This application can be linked to Alexa through the Roborock Plus skill.
Maneuverability and Robot-Proofing
The usefulness of a robotic vacuum depends on the device’s ability to start automatically, effective vacuum its cleaning area, and then return to its dock.
To prevent the vacuum’s wheels and brushes from becoming entangled, I have secured all cables and wires to nearby baseboards using clips.
While robotic vacuums will sometimes sandwich themselves between the floor and a couch or cabinet, this did not prove to be a problem with the Roborock. It, however, did experience difficulties crossing a furnace air intake grating with holes large enough to trap the robot’s caster. I fixed this problem by setting an exclusion zone using the Roborock application.
Thresholds—the strip of wood at the bottom of doorways where rooms connect—are sometimes too high for a robotic vacuum to cross. The Roborock navigated quickly—albeit sometimes noisily—between my threshold-separated rooms.
Several rugs were used to test the ability of the Roborock. The vacuum played well with the thick and heavy mat located in my living room and my well-secured Turkish rug. The robot pushed around but did not attempt to ingest a thin, towel-like mat. The biggest surprise was the thick memory foam pad in my bathroom. The Roborock is the only vacuum I have tested that could mount and navigate successfully across this mat.
The dock should be positioned in an area where there is room for the robot to maneuver. The Roborock, which incorporates a navigational system, requires less room than most of its competitors.
As the vacuum enters each room, it circles and begins to edge clean. Then it changes to a Z pattern, sucking up the debris it encounters. The Roborock application can be used to order the robot to tackle a single room or spot clean particularly dirty areas.
This vacuum may be scheduled to start at a specific time each day. It can also be controlled using Alexa, the Roborock application, or by simply pushing the start button located at the top of the vacuum.
While manufacturers are continually improving their robot’s ability to vacuum, advancements to floor washing systems have been confined to standalone units such as the iRobot Braava. Roborock, however, has made a determined effort to put together a cleaning system that actually works.
A 290ml tank feeds water to a mop pad fitted below. When the robot is charging at its dock, water flow is halted, and a moisture-proof sheet of plastic, mounted in front of the charging unit, prevents the damp mop pad from damaging the floor.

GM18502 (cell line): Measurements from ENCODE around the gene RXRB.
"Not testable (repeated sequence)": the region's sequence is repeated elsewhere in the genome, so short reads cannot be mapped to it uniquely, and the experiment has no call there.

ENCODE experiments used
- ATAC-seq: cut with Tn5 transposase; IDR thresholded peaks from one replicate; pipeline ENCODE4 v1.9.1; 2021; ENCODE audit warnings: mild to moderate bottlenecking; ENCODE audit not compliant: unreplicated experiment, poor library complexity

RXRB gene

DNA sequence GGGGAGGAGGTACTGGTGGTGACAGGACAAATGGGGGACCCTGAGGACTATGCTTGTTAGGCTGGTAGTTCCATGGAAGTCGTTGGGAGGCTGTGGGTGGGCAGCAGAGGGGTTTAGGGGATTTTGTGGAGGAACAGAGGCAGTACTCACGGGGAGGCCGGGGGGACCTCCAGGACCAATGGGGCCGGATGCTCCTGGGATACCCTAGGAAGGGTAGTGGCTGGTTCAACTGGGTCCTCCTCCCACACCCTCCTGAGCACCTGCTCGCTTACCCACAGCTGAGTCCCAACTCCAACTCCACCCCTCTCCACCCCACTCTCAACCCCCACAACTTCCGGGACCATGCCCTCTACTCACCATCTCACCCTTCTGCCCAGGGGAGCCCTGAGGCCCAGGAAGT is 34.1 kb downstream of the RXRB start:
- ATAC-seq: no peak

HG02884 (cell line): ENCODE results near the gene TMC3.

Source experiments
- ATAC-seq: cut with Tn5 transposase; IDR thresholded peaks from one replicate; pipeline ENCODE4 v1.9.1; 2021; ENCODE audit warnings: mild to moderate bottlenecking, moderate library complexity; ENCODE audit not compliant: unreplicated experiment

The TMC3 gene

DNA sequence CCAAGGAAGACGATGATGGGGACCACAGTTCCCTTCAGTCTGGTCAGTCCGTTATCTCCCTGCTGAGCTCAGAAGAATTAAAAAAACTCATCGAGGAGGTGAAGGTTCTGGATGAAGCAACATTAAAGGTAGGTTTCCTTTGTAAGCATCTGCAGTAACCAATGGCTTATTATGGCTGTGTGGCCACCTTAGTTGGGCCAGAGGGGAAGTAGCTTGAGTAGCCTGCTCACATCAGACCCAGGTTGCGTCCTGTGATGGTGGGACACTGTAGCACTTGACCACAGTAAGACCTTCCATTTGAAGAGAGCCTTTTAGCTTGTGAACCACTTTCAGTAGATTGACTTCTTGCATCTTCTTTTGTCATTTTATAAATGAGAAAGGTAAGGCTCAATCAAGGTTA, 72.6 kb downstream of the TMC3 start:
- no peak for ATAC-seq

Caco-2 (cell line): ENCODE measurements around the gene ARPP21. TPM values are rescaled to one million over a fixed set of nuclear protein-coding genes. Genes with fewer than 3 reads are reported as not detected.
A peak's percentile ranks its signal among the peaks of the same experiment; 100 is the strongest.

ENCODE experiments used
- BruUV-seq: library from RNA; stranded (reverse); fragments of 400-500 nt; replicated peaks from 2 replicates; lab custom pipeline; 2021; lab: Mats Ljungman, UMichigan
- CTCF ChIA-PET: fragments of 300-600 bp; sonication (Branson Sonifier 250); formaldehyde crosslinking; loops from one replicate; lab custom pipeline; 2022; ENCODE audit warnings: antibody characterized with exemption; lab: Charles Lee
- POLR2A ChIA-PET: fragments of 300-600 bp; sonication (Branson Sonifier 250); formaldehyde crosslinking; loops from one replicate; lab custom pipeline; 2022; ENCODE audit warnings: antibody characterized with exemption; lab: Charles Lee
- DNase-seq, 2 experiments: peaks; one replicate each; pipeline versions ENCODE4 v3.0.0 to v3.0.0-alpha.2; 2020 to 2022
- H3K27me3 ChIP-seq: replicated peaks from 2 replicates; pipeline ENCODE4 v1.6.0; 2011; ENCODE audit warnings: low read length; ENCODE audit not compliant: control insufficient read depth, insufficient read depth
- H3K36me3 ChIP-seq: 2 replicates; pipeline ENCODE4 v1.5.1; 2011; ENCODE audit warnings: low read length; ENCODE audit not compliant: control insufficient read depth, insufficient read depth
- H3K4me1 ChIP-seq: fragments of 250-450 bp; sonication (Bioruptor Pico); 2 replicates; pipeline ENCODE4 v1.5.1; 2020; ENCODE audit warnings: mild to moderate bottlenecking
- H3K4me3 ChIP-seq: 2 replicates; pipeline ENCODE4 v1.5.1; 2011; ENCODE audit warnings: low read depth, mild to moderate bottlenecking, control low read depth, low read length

The amount of water dispensed from the tank can be adjusted using the Roborock application. This is useful because I’d prefer to use plenty of water on my kitchen tiles but very little on my wooden floors. Please note that the S5 Max also vacuums as it mops.
The lidar navigational system, in conjunction with the Roborock application, allows exclusion zones to be set, preventing the robotic vacuum from trying to wash my rugs and carpets.
A traditional mop benefits from the use of hot water, detergent, and elbow-grease, cleaning better and reaching areas that a robotic vacuum is too large to enter.
The adoption of repetitive cleaning can be utilized to counter this advantage. On even-numbered days, I vacuum. On the odd-numbered days, I mop. While this might seem time-consuming, it is a quick and straightforward chore to prepare the S5 Max for either task. Those with wooden floors will be pleased to know that, when cleaning, this vacuum does not leave the swirl marks commonly left by a traditional mop.
Sadly, every couple of weeks, I must still drag out my old Swifter mop and clean where the floors meet walls and under my couch.
This robot is equipped with a powerful 5200mAh lithium battery and, according to its specifications, can run for 150 minutes.
It takes about 40 minutes to clean my medium-sized house. After vacuuming the floors three times in succession, the battery level had dropped to 25%.
When I experienced difficulties connecting my new vacuum to Alexa, I sent an email to Roborock customer service, requesting assistance. They responded quickly with a set of well-written instructions which helped me to correct my problem.
This robotic vacuum performs exceptionally well and, because it is very agile and can take advantage of exclusion zones, may be left unintended while it is cleaning.
Excellent battery life, combined with the robot’s navigational system and its ability to map, ensure that even large cleaning areas are vacuumed quickly and competently. If you are looking for a robotic vacuum that can also mop your floor effectively, the is your best choice. Roborock S5 Max
© 2020 Walter Shillington